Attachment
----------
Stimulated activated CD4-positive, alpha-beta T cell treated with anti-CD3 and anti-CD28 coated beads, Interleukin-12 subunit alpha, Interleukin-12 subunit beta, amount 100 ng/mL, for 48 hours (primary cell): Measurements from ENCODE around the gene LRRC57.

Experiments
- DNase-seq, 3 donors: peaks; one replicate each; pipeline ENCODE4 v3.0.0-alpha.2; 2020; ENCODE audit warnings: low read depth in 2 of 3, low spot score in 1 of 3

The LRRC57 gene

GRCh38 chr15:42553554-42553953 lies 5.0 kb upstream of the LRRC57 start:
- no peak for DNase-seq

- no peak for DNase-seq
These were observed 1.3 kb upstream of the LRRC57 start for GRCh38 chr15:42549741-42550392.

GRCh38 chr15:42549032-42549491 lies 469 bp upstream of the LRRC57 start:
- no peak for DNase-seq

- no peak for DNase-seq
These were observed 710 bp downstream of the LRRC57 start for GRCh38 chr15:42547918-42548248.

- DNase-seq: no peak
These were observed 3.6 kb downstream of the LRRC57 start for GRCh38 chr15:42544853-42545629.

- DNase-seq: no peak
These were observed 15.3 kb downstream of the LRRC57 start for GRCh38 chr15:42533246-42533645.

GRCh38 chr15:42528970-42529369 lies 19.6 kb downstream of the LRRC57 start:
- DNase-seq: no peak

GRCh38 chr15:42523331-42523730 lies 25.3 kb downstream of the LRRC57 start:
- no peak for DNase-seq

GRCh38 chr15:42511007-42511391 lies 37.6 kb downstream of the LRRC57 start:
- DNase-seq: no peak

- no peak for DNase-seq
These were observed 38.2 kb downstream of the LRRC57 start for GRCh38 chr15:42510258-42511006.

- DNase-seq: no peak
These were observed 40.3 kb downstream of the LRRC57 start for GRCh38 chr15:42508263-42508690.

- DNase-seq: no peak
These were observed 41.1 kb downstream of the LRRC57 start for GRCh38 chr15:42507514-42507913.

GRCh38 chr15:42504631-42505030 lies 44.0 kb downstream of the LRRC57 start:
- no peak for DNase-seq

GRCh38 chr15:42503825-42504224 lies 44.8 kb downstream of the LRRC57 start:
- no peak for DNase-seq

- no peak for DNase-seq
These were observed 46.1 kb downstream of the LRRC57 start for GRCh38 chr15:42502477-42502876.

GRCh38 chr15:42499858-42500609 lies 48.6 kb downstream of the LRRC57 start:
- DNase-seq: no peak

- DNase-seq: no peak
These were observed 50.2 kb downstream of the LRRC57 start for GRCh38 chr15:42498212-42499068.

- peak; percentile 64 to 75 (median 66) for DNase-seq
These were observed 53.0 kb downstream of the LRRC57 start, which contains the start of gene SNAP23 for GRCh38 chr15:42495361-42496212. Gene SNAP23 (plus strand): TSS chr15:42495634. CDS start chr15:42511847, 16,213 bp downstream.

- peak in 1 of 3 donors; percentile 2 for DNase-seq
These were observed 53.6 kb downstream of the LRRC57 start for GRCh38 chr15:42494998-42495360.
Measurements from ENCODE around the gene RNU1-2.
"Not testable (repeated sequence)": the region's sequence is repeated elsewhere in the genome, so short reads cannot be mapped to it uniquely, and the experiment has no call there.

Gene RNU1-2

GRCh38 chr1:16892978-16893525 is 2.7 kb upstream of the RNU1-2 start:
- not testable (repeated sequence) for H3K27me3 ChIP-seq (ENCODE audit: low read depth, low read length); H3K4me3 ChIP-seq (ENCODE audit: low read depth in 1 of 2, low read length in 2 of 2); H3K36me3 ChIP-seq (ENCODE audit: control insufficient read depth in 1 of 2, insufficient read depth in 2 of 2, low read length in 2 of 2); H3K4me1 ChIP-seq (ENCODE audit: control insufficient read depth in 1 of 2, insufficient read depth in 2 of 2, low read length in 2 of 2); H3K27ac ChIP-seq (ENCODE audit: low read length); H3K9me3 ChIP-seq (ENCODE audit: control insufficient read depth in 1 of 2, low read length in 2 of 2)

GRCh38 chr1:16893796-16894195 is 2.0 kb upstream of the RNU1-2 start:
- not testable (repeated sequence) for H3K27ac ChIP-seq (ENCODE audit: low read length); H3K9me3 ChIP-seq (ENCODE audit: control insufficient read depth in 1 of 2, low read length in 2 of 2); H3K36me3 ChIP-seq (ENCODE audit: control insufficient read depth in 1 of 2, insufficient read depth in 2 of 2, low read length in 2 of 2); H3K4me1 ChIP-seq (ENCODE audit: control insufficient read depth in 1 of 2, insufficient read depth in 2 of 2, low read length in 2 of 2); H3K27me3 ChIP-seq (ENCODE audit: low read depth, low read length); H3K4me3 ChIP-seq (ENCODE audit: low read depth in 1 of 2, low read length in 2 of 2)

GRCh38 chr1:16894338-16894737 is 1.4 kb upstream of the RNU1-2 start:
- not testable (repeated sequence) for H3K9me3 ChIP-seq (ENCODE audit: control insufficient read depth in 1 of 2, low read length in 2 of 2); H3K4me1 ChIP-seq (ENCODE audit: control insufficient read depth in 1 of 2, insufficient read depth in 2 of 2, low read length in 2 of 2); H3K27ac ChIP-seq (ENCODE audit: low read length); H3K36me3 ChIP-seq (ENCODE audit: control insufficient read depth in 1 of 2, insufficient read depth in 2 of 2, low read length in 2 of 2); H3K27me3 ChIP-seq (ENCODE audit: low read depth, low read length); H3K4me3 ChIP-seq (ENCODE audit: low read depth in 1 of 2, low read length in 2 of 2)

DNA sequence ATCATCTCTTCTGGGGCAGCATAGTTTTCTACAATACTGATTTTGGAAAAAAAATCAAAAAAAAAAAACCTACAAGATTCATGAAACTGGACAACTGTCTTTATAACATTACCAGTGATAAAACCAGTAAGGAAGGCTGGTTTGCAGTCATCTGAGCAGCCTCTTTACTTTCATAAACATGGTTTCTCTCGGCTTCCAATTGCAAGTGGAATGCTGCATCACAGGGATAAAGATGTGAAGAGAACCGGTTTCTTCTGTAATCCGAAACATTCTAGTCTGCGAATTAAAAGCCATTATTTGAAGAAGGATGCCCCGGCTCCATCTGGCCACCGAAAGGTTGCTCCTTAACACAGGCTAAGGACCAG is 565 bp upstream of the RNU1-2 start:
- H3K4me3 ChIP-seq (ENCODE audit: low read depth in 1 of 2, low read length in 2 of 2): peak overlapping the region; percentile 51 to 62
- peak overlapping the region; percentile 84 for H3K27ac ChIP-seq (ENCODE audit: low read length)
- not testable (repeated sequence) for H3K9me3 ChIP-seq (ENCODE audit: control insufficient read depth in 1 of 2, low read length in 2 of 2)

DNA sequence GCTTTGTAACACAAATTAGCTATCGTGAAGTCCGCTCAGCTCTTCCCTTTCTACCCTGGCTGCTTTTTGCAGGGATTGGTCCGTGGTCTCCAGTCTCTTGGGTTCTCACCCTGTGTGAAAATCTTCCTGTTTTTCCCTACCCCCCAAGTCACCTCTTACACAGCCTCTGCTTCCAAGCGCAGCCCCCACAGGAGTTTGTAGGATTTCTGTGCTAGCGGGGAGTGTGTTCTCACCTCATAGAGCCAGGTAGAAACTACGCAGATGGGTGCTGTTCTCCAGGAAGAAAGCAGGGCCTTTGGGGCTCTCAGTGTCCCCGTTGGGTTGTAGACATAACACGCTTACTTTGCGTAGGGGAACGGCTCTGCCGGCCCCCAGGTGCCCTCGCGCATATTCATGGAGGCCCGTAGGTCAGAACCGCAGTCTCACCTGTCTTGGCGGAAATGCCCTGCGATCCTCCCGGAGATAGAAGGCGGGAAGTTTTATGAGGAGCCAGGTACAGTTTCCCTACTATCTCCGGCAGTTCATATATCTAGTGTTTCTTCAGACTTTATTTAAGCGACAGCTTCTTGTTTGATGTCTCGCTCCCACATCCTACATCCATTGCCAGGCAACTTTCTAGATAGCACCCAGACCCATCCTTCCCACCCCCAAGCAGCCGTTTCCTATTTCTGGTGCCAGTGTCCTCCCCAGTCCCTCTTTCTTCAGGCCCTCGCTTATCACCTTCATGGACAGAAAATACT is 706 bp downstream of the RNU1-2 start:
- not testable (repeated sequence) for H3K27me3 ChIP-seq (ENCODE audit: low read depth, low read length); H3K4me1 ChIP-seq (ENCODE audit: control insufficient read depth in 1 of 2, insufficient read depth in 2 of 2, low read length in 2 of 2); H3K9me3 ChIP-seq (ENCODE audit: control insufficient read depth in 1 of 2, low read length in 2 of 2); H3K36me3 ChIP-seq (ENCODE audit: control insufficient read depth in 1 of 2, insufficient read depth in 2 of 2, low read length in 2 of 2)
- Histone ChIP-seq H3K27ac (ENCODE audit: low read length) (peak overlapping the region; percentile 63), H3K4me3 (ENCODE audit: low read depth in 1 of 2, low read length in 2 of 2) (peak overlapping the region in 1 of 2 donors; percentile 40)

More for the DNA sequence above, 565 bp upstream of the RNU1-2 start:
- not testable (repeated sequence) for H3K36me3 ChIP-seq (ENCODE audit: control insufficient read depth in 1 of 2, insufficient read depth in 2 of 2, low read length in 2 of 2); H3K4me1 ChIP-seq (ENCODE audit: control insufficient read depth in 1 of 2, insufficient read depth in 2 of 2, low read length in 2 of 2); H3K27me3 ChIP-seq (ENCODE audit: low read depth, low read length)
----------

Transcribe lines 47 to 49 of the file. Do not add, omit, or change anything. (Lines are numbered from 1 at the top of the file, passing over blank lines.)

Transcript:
- not testable (repeated sequence) for H3K27me3 ChIP-seq (ENCODE audit: low read depth, low read length); H3K4me3 ChIP-seq (ENCODE audit: low read depth in 1 of 2, low read length in 2 of 2); H3K36me3 ChIP-seq (ENCODE audit: control insufficient read depth in 1 of 2, insufficient read depth in 2 of 2, low read length in 2 of 2); H3K4me1 ChIP-seq (ENCODE audit: control insufficient read depth in 1 of 2, insufficient read depth in 2 of 2, low read length in 2 of 2); H3K27ac ChIP-seq (ENCODE audit: low read length); H3K9me3 ChIP-seq (ENCODE audit: control insufficient read depth in 1 of 2, low read length in 2 of 2)

GRCh38 chr1:16893796-16894195 is 2.0 kb upstream of the RNU1-2 start:
- not testable (repeated sequence) for H3K27ac ChIP-seq (ENCODE audit: low read length); H3K9me3 ChIP-seq (ENCODE audit: control insufficient read depth in 1 of 2, low read length in 2 of 2); H3K36me3 ChIP-seq (ENCODE audit: control insufficient read depth in 1 of 2, insufficient read depth in 2 of 2, low read length in 2 of 2); H3K4me1 ChIP-seq (ENCODE audit: control insufficient read depth in 1 of 2, insufficient read depth in 2 of 2, low read length in 2 of 2); H3K27me3 ChIP-seq (ENCODE audit: low read depth, low read length); H3K4me3 ChIP-seq (ENCODE audit: low read depth in 1 of 2, low read length in 2 of 2)